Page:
I remembered the ruckus when WJC was elected. We were told to keep our personal beliefs at home (those of us who did not want him as our CINC). As painful as it was, we hung on to him for 8 years. Course, we all had the right to leave if we did not care for him.

        I imagine you went thru a similiar experience when you served, just as those who served under BHO and did not care having him as a CINC.

        BTW, was in K when that fragging took place during OIF. Have lost track of the culprit since it took place 14-15 years ago.

        Thanks for the good read.

        • Ex-PH2 says:

          You’re welcome, Another Pat.

          Before I set out to write anything related to combat (watching over shoulder for Dave Hardin), I asked people I knew who had been in combat in Vietnam what was the most important thing. They said, universally, that the boot hershey bar officers (brown rank pins instead of shiny metal) who did not listen to their sergeants were more likely to get people hurt/killed than not.

          That made a lot of sense to me.

          • AnotherPat says:

            Well, maybe Dave is still waiting for that sammich…😎

            Read rgr769 comment to you about Viet of the Nam and fraggin incidents. Heard something similiar, that it only took place in the rear and not in the field. But I was not there.

            Was always taught that young Officers should always listen to their NCOs, which makes sense to me.

            And as the Officer and NCO progress in rank and experience, they should work together as a team for the sake if their troops.

            Hope Rapone is listening to his NCOs…

          • rgr769 says:

            Butterbars were a rare commodity when I was in RVN (6/70-10/71). 2LT to 1LT required only 12 months of AD. The first 6 months of AD was consumed with training schools and leave, etc. All my platoon leaders that were officers were 1LT’s. As an RA officer I was required to have one year of troop duty before the Army would send me to RVN. I think the Army had a policy of not sending brand new 2LT’s to RVN even with reserve officers. I am not saying no 2LT’s went to RVN; just that they were few and far between.

      • AnotherPat says:

        Durn it. I replied to you, but most likely hit the red button or typed in the wrong email address.

        Oh, well. It was not important. Thank you for posting the frag aricle. It was interesting to read..and hopefully, will not happen in the near future (last fraggin I recalled took place about 14-15 years ago).

  22. Sparks says:

    Today MacArthur would have ended his final speech to the cadets, with, “I always come back to…The Corp, The Corp and…hey there’s a Queer!”.

  23. MCPO NYC USN Ret. says:

    Someone has a lot of spainin” to do!

  24. Jus Bill says:

    I’ve been hearing the very same complaints about ALL the service academies for decades. The same atmosphere exists to some degree at each of them. It began (IMO) when they replaced the actual warfighter COs with pencil pushers and desk jockeys. They subsequently caused their commands to lose sight of their missions.

    Pisses me off no end!

    • AnotherPat says:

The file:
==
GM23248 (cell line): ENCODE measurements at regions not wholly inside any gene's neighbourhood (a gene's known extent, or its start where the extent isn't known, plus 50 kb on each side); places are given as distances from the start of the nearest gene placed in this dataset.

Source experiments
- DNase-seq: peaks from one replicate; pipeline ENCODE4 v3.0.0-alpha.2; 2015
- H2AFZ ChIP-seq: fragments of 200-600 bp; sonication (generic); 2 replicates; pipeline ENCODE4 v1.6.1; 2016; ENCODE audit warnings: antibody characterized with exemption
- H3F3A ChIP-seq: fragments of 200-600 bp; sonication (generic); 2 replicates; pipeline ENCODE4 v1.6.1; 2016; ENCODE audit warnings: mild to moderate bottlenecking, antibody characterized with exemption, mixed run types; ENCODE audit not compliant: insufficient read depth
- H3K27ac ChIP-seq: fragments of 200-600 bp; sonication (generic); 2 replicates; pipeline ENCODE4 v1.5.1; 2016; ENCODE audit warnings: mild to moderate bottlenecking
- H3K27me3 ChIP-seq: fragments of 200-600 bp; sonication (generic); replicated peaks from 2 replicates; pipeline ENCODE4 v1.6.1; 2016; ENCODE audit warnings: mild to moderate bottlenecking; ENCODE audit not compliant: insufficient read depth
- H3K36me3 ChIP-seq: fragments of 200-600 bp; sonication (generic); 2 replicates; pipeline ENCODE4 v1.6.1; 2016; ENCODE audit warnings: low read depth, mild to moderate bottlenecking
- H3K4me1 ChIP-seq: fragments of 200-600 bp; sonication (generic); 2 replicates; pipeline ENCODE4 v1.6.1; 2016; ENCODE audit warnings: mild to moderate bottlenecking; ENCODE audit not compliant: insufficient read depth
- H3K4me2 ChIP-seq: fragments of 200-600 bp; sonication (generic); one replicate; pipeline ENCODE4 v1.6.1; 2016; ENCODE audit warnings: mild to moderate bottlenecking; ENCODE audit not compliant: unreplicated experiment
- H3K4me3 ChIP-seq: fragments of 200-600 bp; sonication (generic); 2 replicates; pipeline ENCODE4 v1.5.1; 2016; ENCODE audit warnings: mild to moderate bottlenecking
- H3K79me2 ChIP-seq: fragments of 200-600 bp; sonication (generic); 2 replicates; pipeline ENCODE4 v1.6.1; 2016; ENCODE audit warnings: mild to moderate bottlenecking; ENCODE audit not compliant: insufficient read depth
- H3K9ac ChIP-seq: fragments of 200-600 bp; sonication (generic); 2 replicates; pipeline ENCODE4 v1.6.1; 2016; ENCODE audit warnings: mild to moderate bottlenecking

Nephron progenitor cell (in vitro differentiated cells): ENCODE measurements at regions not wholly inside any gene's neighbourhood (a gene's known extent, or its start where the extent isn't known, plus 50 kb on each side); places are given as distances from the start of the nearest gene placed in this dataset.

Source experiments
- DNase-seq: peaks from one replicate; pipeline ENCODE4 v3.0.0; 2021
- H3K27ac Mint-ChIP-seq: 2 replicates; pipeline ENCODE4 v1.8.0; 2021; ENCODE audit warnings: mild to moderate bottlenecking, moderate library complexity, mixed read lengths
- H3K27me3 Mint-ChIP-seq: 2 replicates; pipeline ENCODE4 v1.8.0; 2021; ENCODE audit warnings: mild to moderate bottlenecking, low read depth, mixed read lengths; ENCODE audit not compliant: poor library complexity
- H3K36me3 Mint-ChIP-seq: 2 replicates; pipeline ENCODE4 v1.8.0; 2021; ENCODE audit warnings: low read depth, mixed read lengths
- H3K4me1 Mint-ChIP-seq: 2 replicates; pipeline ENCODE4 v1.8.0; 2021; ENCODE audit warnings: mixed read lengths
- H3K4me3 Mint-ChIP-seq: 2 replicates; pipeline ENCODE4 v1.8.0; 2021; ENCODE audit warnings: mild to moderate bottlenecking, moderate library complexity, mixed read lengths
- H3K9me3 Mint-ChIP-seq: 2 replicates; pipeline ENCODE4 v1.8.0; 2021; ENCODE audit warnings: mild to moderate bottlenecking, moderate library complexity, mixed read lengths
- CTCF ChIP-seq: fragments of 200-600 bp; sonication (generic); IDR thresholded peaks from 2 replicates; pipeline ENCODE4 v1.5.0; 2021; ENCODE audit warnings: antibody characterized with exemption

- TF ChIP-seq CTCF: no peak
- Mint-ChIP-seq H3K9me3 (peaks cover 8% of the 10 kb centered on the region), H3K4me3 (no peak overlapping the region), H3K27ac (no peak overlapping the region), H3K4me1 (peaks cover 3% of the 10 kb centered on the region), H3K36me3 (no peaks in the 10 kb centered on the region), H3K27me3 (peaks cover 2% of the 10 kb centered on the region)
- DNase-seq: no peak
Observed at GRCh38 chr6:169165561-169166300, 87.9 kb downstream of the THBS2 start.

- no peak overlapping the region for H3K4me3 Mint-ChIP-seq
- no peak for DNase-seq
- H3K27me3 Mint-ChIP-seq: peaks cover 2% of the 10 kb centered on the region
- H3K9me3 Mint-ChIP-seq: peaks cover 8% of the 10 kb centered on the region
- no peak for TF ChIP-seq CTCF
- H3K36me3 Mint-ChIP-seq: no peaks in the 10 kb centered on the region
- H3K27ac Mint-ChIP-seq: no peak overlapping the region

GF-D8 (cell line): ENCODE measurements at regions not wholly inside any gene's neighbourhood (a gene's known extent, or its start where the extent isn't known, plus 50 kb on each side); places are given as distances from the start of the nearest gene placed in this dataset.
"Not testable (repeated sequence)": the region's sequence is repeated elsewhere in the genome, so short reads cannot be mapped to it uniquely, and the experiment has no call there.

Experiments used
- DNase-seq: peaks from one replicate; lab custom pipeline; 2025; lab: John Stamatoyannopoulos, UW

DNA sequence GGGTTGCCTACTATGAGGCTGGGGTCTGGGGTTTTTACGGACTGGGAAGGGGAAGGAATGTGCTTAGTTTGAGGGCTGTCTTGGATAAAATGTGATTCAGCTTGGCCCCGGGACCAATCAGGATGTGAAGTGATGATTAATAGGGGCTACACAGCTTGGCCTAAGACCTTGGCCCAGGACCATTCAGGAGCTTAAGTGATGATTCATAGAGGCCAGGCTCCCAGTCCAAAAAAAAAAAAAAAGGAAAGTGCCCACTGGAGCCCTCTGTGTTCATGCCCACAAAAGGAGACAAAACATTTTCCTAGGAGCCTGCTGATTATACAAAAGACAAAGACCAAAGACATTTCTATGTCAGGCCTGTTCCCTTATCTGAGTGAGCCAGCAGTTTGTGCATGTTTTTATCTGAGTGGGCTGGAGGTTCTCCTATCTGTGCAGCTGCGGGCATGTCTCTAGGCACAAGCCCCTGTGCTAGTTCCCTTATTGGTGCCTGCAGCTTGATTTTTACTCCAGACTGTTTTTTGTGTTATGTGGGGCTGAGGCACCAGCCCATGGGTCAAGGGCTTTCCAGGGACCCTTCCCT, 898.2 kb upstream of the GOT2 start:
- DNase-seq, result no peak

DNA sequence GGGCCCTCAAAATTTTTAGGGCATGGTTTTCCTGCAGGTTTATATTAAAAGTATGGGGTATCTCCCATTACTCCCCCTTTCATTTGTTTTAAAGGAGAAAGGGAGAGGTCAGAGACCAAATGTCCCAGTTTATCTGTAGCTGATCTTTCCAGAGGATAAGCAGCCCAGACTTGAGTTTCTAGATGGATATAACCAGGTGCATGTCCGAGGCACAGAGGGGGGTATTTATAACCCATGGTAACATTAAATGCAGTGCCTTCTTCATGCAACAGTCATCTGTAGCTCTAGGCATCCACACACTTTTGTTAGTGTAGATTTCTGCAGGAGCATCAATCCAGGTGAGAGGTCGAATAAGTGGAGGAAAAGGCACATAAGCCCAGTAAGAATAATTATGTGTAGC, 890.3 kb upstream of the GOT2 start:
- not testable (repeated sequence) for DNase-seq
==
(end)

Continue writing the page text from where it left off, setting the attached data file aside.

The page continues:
Well, you have to admit that Eisenhower was a pencil pusher and desk jockey for a long time before WW2 (due to no fault of his own).

      Pershing and MacArthur were even Cadre at West Point. Trying to remember if Patton was there as well.

      Someone has to push those pencils (now computers) and be the jockeys because of their Military specialties. Heck, during OEF/OIF, some of the “Warfighters”, that is, GOs, stayed behind with their Staff and very rarely went into the field to fight a battle.

      Didn’t Marshall do the same thing during WW2?

      • Reddevil says:

        Well, Marshall was the Chief of Staff of the Army during the war, so he spent most of his time in the Pentagon designing and building the Army and shaping the grand strategy of the war. He is arguably the American military man who bore the most direct responsibility for victory.

        The CSA is responsible for organizing, training, and equipping the Army, and at that time he was also responsible for grand strategy, there being no Chairman of the Joint Chiefs or Secretary of Defense. Marshall worked with the Chief of Naval Operations and the Secretary of War to figure out how to win the war. He led the process that figured out what ind of units we would where and when, and how to organize, train, and equip them. He was figuring out how we would occupy Germany when we were still in Africa, and he was figuring out how we would invade Japan and face the Soviets starting on D+2.

        So, not much of a combat record, but without Marshal we would have had a very different war. Part of the problem now is that we don’t have a Marshal, but instead GOs that never really rose above the tactical fight.

        This isn’t about standards at West Point, it is about the Professional Ethic of the military- which of course reflects the ethics of the Nation.

    • OWB says:

      Yep. Something had to be amiss when a few years ago someone for whom I have the utmost respect turned down the opportunity to become commandant of the Air Force Academy. The conversation apparently went something like – take command or you will never see that star, so he retired as an 0-6. He never really said exactly why, but reading between the lines, it was fairly obvious that “fairness,” PC crap in general, and the lefty agenda were at play.